An aggressively juvenile collection of poems, fiction fragments and assorted doggerel by an Iranian-American physician writing under a pseudonym.
In “The One-Pagers,” a sort of ars poetica that opens the book, “DJ Ass Maggots” writes, “I think of my reader, my audience, as a one-night stand. / No need to develop rapport. No page-turning here. / Just a quick fix, a quick thrust and out.” Later, in “Ditch the Valet,” he warns the reader again: “If you’re reading this, it’s a mistake, / Because I don’t write poems for you. // I write them for me.” Whether the narrator’s unlikability matters to someone who chose DJ Ass Maggots as his nom de plume seems somewhat beside the point. There’s little going on here beyond lazy attempts at button pushing, although DJ Ass Maggots stumbles into the occasional moment that reminds the reader of a Frederick Seidel B-side: “Fuck jazz in the worst way, / Rectally with no Vaseline. // Give me a trance beat six hours straight. / A bottle of E. / Put my tongue in a sling when I’m done.” As with Seidel, there’s potential for the same documentation of American affluence, but while there’s a bourgeois-punk spirit to admire in the piece of flash fiction “I Like Smoking Crack,” there’s little excuse for it all being so dull. “Ethics, Part I,” for example, includes the lines “She was the tortured, ravenous, / Starving red rose. / Sterling indefinite / Unrequited breathless / Panting like breathing,” which is about as provocative as Taylor Swift. In the end, much effort and bodily fluid is expended in getting the reader riled, although the book is most revealing and successful in the amiable prose piece “Iranian Doctor, German Car, American Values,” which manages to condense a hundred pages of ennui and privileged cynicism into a single sentence: “Fortunately, the valet company paid for it.”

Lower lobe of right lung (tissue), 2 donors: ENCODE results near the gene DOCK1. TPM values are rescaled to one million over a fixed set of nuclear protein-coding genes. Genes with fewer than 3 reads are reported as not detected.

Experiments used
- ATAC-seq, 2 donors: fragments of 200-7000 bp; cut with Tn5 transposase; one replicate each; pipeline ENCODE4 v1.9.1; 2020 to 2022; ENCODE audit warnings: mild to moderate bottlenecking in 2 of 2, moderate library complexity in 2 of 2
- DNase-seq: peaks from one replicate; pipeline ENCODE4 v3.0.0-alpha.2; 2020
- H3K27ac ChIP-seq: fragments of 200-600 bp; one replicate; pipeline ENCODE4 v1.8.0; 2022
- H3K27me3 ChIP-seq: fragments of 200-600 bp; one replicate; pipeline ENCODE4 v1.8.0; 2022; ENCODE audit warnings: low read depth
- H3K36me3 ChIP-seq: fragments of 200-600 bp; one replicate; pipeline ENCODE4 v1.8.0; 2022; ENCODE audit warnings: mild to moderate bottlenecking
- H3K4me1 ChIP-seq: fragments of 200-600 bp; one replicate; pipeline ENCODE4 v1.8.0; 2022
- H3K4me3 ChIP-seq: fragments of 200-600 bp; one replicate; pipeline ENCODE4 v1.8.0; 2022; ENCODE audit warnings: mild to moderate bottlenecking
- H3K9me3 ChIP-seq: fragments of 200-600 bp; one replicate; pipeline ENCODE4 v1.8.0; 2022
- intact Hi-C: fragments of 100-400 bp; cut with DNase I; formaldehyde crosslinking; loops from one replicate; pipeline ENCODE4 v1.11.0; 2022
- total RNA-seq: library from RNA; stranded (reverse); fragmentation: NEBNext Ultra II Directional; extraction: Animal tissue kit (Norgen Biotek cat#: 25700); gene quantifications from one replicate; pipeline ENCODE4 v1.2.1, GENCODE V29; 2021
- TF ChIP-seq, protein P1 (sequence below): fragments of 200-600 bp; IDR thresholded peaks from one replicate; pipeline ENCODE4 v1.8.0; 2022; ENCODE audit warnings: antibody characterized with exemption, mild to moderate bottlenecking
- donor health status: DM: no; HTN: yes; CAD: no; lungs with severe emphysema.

A weird, mostly infantile collection of aimless verse, with some moments of brilliance.